© Rain P. C. Goméz
Used by permission.
All rights reserved.
“In appearance, manner, and form she is not ‘black’; her blackness must be written upon her . . . Indeed, it is the purpose of the octoroon to pose (as) the problem of racial discernment.”
This is a poem for Uncle Jim
Who made love to me Sundays after church.
After church called it
making love —
His hand over my mouth.
Over my mouth,
his hand after church.
Lips blushed first from petal pink
To crimson hush, turning purple under
Heavy, thin-fingered white blue marbled hand —
’Til bottom lip split like overripe plums hitting
Red dirt soil in too soon summer.
’Til I am split overripe plum.
Blushing first time he told me to
Call him Tonton Jim.
Making relations with a white man,
Law making man, traveling man, whose
Tobacco spit hits red dirt soil.
Who hits red dirt soil
Who hit red.
Used to wave to me
Calling me to his side when he saw
Me walking down the street.
His favorite niece,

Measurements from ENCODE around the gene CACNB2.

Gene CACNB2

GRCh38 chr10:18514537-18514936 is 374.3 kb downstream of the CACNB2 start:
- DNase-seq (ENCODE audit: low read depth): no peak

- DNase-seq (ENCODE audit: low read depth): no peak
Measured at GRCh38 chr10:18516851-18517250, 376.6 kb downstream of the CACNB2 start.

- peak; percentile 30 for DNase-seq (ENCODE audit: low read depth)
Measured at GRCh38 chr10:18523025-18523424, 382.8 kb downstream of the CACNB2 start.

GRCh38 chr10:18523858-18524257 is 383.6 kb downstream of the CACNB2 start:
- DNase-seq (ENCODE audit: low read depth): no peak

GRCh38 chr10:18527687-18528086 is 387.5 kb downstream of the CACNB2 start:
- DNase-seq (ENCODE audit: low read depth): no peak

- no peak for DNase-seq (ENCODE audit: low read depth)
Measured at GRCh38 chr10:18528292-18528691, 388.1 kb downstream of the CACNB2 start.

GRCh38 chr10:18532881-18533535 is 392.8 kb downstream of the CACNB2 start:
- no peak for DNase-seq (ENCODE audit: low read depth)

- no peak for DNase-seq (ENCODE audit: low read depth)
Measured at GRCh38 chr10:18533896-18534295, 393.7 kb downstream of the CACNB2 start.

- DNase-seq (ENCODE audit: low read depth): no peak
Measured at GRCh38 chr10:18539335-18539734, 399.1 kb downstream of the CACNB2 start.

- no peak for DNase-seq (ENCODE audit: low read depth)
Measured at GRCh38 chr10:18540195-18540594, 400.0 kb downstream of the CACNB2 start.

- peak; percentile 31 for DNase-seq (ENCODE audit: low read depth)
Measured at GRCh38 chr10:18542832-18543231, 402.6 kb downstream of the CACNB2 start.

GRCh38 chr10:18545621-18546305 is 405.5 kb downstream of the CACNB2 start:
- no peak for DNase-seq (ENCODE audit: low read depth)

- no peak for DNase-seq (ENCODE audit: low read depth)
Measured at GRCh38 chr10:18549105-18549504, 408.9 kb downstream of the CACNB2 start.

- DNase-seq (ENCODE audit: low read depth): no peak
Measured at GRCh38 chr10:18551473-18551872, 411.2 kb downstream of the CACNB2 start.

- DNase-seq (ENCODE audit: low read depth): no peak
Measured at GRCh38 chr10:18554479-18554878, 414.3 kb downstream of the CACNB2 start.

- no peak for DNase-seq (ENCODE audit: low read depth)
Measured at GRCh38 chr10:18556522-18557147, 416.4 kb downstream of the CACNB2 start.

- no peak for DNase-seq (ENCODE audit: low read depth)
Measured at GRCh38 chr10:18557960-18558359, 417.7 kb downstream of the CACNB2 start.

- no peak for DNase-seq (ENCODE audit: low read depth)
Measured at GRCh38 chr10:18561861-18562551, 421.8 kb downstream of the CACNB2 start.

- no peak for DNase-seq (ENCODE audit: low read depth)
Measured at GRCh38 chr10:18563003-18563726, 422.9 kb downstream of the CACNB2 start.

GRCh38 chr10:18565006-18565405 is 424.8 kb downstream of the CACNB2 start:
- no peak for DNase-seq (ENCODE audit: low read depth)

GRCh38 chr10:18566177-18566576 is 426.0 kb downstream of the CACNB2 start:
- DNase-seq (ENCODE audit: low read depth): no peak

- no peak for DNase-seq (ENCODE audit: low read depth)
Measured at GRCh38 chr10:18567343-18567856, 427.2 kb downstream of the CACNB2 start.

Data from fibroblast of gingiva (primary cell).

“Petite nièce pale.”
His favorite, as fairly fetching as any
Octoroon in Mahogany Hall — dark hair
Pinned high, face protected under wide brim
Hat — So as not to yellow my slightly
Tea stained porcelain complexion.
Kept the line taunt.
Taunt as his hands over my breasts
Which he coveted —
For their fullness, their paleness,
Their secret forbidden history.
Over my breasts his hands
Keeping the line taunt.
Refused to acknowledge my sister,
She, who resembled too much,
Our dark Chahta grandmother —
Too much remembrance of
West Africa in Creole
Blood of our Mother
Pretended I was abandoned
Like his own children left wandering
Along Calcasieu and Red Rivers . . .
Their dark mothers silent as bayou waters
From too much
too much, too much . . .
- Discernment. Kein, Sybil. Creole: the History and Legacy of Louisiana’s Free People of Color. Baton Rouge: Louisiana State UP, 2000. — Author’s note.
- “La jeune fille noire — L’Indien, sauvage.” French meaning: The black girl, the Indian savage. Sauvage was also a racial distnction used in French colonial rule to codify those of Native lineage. — Author’s note.
- Femme de couleur libres. Free woman of color. Used to designate African Americans who were not slaves.
Text prepared by:
- Bruce R. Magee
Goméz, Rain Prud’homme-Cranford. “Poème pour Tonton Jim.” Reflections on Natasha Trethewey: A Future Earth Vol. 5 Bonus Special 2012. <http://www. african african.com/ folder13/ african and african american history/ Natasha Trethewey/ DJ_YOURSELF_ Special_Tribute _to_Poet_Laureate_ Natasha_ Trethewey.pdf> An earlier draft of this poem appeared in Tidal Basin Review Spring, 2011. Copyright © Rain P. C. Goméz. Used by permission. All rights reserved.